NOT vary with the person is the mechanics of social rites,
or rites that are traditional to a given subculture like
Thelema. these may be studied, traced, identified. their
nomenclature may derive from or be applied to personal
spirituality, and that's quite fine and dandy.
> > there is an entire metaphysic supposed beyond the
> > imagination where it may be ascertained that these
> > activities are taking place ("on the astral plane", "in
> > the spiritual realm", "on the plane of the gods", etc.)
> But why do you say "supposed"?
because i am not in the least convinced of its reality as
stated. I tentatively suppose that it is wholly imaginary
and is thus mediated, through imagination, to consciousness.
these other separable (and distinguishable somehow from the
ordinary, mundane, material, physical) dimensions or planes
are stipulated by occultists as operating by different laws
or principles, having different effects in their engagement,
and generally as being different than facets of mind and
> > and the Mysteries themselves may be said to have
> > egregoric or quintessential existence beyond the
> > strict workings of the magicians involved.
> Why, "may be said"?
people might claim it. I have no reason to conclude that
this is actually the case. I am attempting to describe, in
general terms with which *i* can agree, the status of things.
> > "(no other dimensions can i confirm as real)".
> First of all, who can confirm this dimension is real? ...
I can, after Descartes, Chuang Tzu, and any number of others.
substitute 'operating', 'functionally well-described', or even
'has separable integrity' if you like. I use Occam's Razor. ;)
> ...I've never
> met anyone who comes as close to convincing me
> they "ascertain", "egregoric or quintessential existence
> beyond the strict working of the magicians involved",
> as you do.
they MAY ascertain it. the consistency and integrity of their
reflection on the matter warrants observation, by my standards,
but it doesn't warrant my agreement if other evidence i can
dig up doesn't substantiate them.
Sandi regarding 'Thelema':
> > > it's a religion
> > as a social phenomenon it is a religion and this seems
> > to be comprised of a batch of cults gathered to worship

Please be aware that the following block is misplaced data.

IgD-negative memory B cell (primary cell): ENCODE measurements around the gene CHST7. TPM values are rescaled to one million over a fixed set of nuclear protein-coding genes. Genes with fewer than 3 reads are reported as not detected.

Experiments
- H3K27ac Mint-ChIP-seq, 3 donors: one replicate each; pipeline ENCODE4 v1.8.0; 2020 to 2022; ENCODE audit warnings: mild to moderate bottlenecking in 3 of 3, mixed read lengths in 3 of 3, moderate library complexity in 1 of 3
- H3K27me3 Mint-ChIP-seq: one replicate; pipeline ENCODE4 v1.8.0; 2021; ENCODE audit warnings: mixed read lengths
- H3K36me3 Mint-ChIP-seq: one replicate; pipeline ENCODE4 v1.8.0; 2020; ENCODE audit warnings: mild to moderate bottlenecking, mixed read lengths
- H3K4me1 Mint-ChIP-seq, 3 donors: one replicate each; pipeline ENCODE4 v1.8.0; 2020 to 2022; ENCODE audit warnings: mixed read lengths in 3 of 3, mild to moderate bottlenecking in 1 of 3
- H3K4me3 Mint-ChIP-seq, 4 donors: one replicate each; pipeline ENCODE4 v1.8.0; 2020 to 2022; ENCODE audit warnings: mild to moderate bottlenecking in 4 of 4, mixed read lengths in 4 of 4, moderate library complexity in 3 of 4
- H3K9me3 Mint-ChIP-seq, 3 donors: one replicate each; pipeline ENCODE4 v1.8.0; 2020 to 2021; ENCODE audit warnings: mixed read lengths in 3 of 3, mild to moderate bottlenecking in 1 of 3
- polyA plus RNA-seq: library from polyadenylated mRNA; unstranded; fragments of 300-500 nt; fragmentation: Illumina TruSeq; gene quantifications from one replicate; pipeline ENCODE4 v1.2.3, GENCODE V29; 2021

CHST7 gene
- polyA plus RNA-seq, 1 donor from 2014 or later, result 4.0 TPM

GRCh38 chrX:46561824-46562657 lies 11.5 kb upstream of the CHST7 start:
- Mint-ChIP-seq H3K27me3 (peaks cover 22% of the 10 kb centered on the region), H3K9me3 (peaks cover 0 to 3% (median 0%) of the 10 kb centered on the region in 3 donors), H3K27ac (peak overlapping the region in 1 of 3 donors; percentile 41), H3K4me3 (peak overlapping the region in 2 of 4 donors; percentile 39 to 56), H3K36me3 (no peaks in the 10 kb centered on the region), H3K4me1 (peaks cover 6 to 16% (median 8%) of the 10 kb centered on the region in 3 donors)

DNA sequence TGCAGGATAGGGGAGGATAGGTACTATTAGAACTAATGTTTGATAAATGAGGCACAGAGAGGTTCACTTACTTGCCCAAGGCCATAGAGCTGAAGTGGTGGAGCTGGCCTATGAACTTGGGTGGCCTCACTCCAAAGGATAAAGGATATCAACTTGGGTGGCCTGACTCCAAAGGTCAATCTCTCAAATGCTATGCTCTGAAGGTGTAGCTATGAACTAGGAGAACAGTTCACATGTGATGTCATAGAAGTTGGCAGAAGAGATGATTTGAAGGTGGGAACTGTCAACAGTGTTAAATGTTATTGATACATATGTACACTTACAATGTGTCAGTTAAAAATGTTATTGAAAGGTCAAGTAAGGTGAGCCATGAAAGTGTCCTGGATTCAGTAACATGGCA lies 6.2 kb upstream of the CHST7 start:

> > strange gods and peculiar prophets in reference to abstruse
> > texts (including Neopagan Egyptian/Kemetic deities in
> > association to Liber Al vel Legis, and others).
> As a personal phenomenon, Liber AL is my Religion. I'm
> not a member of any cult or gathering besides 93Thelema.
by my estimate, then, and given that this constitutes the
entirety of your religious activities, you are not a member
of any religion. you may be having your own spirituality,
but religion as i understand it is a social phenomenon
with coordinated actions and, at times, ideations/doctrines.
this may be a strictly semantic issue, since for a book
to BE your religion requires what i would regard as a
perturbation of the English language to arrange. Religions
of the Book tend to make such assertions, granted.
> My Gods are not strange, they are intimate to me - the Sun,
> Strength & Sight, Light!
my evaluation was with respect to the conventional context of
the culture which surrounds them. that isn't Egypt, btw, and
it tends to incorporate anti-Christian John-Revelations bits.
> I call myself a Thelemite because
> I have Initiated into the Three Grades - I Understand the
> Meaning, and Work & Will ALWays to Abide in the Law.
> For me, being ever joyous is the horn blower.
> Liber AL only appears abstruse, at first glance - it was
> Designed to be difficult to understand... a Word Puzzle
> and Treasure Map.
this appears to be how many puzzle-books are apprehended.
> Peculiar Prophets?... if you're speaking of Aiwass & Crowley,